Two days before their BBC Proms debut, Manchester Collective invite you to join them for a hometown celebration of life, music, and some truly extraordinary composers.
The ensemble will be joined by future-leaning harpsichordist Mahan Esfahani, who has built a career around the unlikely and the virtuosic, fusing Baroque sounds with everything from jazz to electronica. He’s the perfect match for Manchester Collective, whose barrier-breaking approach to repertoire, performance and recording makes them one of the most electrifying ensembles in the country.
The Holy Presence will see Manchester Collective and Esfahani present a programme of outsiders, taking music that in some way exists in the shadows, and holding it up to the light. The concert is titled after a raucous and thrilling work by Julius Eastman. A key figure in the story of American minimalism, Eastman was nonetheless sidelined by the classical establishment of the 1960s and ’70s, due to being a Black and openly gay composer. On the brink of erasure from the pages of 20th-century music history, Eastman’s lost scores – which reveal a composer way ahead of his time – have been painstakingly reassembled from recordings, and reinstated into the minimalist canon. Included is The Holy Presence of Joan D’Arc (1981), which at Hallé St Peter’s, for the first time ever, will be performed in the context of a string orchestra.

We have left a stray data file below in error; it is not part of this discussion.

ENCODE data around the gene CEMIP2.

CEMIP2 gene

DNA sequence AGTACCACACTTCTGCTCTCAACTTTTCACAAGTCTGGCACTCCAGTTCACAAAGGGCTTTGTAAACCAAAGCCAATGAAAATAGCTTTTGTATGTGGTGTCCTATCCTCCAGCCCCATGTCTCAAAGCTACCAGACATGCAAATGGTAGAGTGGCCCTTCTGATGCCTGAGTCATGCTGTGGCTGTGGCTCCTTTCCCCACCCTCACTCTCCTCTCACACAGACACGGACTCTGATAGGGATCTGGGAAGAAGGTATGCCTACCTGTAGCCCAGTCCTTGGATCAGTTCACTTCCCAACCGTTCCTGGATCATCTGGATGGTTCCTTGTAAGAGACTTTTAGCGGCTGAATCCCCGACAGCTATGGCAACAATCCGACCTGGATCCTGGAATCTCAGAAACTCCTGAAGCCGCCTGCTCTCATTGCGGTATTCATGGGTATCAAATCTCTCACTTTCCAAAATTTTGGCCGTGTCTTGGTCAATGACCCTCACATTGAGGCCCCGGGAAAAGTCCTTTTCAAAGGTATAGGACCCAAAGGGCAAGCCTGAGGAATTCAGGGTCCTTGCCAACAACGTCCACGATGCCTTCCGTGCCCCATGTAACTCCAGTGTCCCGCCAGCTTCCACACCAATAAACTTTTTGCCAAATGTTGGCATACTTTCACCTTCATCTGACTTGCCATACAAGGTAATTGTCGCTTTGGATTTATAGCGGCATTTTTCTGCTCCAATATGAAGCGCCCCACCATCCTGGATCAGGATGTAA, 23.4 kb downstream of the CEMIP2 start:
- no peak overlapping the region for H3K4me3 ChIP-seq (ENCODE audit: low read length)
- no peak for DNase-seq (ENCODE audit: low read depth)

Also in the programme is a pair of subversive concertos by Joseph Horovitz and Henryk Górecki. The former is a witty confection of jazz colours and textures by a composer who has been similarly overlooked by the classical establishment, the latter an intense and devastating musical prank that would test the limits of any harpsichordist.
We’ll also hear a work that Manchester Collective commissioned back in 2019: the ethereally beautiful The Centre is Everywhere by Novello Award-nominated composer Edmund Finnis. And last but not least, the ensemble’s own Ruth Gibson (violist) will take the stage to present Dobrinka Tabakova’s Suite in Old Style, backed by string orchestra and harpsichord. Joining the dots between East and West European, ancient and contemporary, it’s an extraordinary work by a British-Bulgarian composer who shows that something new can always be found, even in the most familiar places.